20% off total vehicle price. There is a standard destination charge that is applied to all similar vehicles irregardless of the actual transport fee. As a commercial trucker myself, I could easily haul 6 full size 3/4 ton pickup trucks (7 full size 1500's) in one load and there is no way in hell I am going to get $1600 for each of them, even if they go across the nation. A typical transport truck is lucky to see $2.50 a mile and load/unload time compensation. Most transport runs are less than 1000 miles. But for the sake of argument, let's say they average 1000 miles. At $2.50 a mile (probably less than that), it comes to about $2500. I will be very generous and add in 1 hour of load/unload time per vehicle, which is probably about $50 per hour, for a total of $300. So we are at $2800. Take that and divide by 6 trucks and that comes to $467 a truck actual destination cost. Keep in mind, I am being very generous in both the per mile rate and the 1 hour load/unload time per truck. Those destination charges are as inflated as the prices for the trucks themselves. The average consumer isn't up to speed on the destination charge stuff, so the dealers can foist inflated destination charges on them. If I could get $1600 per truck to haul them, I would race out and buy a car hauler truck tomorrow morning. Heck, I would only make one run per week and still be raking in the revenue. Imagine.... 6 pickup trucks paying $1600 each to haul, throw in the load/unload time, and that is $10,000 a load. Let's say 40 loads a year, that is $400,000. There is no way in hell a transport truck is getting that kind of revenue even hauling Rolls Royce cars, let alone pickups from tightwad GM.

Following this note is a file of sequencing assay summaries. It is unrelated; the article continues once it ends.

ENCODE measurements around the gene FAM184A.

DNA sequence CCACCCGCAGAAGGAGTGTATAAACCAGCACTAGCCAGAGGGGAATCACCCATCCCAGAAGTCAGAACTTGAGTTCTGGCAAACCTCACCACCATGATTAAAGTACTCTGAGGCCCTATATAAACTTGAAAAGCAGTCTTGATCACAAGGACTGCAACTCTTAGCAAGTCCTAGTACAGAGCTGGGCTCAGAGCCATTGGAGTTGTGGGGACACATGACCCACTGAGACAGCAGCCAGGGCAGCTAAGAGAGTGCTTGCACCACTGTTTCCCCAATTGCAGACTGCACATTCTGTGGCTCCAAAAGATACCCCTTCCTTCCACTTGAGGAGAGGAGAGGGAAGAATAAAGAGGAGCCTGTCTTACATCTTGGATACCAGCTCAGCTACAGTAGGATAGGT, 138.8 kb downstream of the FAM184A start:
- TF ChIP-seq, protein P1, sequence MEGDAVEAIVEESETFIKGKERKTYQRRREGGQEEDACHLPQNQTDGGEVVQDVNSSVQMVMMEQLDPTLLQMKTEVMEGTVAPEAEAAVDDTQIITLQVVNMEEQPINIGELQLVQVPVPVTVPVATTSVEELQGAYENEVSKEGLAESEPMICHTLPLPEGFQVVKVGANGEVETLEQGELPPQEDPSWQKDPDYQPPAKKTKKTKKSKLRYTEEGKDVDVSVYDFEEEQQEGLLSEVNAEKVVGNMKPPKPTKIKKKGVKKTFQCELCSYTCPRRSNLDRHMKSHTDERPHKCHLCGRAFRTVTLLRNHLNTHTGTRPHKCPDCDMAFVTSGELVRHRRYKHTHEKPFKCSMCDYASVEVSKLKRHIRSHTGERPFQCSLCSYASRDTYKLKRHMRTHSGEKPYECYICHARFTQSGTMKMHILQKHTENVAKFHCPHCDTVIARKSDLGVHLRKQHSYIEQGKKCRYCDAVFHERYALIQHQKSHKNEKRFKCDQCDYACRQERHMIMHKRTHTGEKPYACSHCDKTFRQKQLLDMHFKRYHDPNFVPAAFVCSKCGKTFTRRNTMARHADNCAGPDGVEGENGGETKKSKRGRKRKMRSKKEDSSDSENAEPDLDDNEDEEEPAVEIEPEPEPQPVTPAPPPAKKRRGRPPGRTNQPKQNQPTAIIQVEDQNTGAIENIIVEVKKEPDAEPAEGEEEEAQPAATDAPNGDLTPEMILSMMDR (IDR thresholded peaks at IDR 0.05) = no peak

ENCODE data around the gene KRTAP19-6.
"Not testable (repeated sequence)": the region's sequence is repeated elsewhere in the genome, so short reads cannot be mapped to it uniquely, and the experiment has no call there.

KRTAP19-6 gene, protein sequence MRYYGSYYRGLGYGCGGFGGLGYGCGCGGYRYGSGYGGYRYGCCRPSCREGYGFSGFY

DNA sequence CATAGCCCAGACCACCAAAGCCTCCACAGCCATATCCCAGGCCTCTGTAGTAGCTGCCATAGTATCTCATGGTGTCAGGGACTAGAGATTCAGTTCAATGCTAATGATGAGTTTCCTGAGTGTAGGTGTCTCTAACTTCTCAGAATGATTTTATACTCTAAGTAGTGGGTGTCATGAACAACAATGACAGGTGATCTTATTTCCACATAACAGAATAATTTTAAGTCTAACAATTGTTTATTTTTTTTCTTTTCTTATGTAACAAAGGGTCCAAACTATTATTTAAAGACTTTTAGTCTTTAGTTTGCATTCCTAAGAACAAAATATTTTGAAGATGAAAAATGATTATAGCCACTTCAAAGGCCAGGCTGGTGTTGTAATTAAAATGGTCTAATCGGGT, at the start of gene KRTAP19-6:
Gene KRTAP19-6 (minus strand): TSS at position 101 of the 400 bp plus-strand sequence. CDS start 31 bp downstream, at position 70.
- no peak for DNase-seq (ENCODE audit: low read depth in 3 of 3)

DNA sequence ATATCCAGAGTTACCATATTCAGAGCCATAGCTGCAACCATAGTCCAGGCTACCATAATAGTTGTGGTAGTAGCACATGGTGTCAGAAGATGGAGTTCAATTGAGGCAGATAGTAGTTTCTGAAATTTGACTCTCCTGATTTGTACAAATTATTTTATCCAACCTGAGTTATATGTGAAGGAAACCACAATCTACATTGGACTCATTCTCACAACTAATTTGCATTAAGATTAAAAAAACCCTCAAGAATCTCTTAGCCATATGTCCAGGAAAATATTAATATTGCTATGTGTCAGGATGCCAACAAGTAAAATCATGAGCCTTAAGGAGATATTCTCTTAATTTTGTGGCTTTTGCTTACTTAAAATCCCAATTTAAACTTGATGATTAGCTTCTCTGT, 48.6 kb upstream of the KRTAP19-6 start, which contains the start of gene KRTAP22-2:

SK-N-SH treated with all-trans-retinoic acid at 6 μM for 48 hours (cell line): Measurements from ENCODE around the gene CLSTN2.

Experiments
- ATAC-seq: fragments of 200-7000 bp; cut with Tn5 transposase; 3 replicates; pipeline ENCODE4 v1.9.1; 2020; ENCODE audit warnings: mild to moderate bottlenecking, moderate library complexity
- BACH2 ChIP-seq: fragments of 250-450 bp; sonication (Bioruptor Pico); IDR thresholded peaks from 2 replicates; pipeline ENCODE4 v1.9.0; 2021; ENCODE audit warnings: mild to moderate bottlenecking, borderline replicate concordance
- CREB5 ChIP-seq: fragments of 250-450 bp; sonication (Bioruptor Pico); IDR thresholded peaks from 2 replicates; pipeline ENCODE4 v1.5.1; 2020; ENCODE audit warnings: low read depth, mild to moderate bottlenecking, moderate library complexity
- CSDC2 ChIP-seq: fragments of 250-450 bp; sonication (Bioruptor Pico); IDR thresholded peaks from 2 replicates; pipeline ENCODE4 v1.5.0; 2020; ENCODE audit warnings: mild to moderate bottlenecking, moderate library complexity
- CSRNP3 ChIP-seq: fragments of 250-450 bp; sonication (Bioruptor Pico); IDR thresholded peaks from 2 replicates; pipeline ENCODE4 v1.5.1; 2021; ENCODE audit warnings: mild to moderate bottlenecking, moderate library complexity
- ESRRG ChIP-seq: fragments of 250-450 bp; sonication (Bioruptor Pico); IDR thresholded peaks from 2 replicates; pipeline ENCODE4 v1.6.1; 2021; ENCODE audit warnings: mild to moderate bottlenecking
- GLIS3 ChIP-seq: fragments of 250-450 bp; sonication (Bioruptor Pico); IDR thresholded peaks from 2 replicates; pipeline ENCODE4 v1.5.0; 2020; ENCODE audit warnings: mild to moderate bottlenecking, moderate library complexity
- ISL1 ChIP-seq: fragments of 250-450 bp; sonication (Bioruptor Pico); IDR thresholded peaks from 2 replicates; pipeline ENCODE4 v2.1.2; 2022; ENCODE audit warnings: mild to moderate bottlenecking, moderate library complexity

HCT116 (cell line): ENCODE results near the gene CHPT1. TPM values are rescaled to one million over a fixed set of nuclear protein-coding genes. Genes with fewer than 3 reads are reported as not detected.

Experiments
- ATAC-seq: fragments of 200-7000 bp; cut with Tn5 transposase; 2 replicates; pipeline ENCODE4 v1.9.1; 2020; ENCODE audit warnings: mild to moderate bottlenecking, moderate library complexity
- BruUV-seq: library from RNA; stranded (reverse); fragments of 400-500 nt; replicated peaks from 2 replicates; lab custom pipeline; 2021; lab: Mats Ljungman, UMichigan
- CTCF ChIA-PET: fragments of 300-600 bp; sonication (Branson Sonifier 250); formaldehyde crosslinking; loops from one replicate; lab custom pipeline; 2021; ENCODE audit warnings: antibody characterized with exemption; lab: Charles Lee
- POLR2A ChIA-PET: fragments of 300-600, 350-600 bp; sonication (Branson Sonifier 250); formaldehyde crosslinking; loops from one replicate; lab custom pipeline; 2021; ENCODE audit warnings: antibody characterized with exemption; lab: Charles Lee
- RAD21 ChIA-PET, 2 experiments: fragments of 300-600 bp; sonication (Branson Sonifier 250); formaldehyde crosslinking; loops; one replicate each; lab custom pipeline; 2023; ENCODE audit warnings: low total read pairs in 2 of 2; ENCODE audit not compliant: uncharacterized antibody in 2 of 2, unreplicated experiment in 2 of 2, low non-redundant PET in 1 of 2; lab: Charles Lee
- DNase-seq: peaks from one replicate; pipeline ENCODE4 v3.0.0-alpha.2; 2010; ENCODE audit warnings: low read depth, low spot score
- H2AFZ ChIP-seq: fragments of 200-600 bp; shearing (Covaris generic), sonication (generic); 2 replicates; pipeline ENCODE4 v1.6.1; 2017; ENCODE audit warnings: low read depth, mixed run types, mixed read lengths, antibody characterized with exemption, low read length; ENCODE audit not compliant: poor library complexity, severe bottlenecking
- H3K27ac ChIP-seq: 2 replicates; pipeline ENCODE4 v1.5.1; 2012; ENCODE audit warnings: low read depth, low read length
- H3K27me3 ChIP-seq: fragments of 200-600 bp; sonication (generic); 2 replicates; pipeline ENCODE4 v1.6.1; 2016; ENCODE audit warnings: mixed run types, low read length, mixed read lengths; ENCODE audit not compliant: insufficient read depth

Well, none of the 2500's with 6.0 have 8 speed transmissions. The 6L90 is the trans. In fact, even the new 6.6 gasser in the 2500 only has a 6 speed, albeit a beefed up version of the 6L90. Even then, it does sound like your's has some issue going on. I have no problem yanking trailers around with my 2015 2500 6.0. It pushes snow like it isn't even doing any work. Heck, my wife used it to pull my 20,000 lb Freightliner Class 8 semi truck tractor that was buried in the spring mud on our rural gravel road last spring. She had to pull me 2 miles thru that muck, up and down hills, to the nearest hard surface road. Pickup acted like it was an average day out in the country. Wish I would have had a friend take video of that when it happened. I was just trying to keep the semi tractor on the road and the wife was white knuckled doing the pulling in the pickup. The semi was sliding around on that stuff, but the pickup tracked real well. Has BFG KO2 tires on it. I'll keep mine.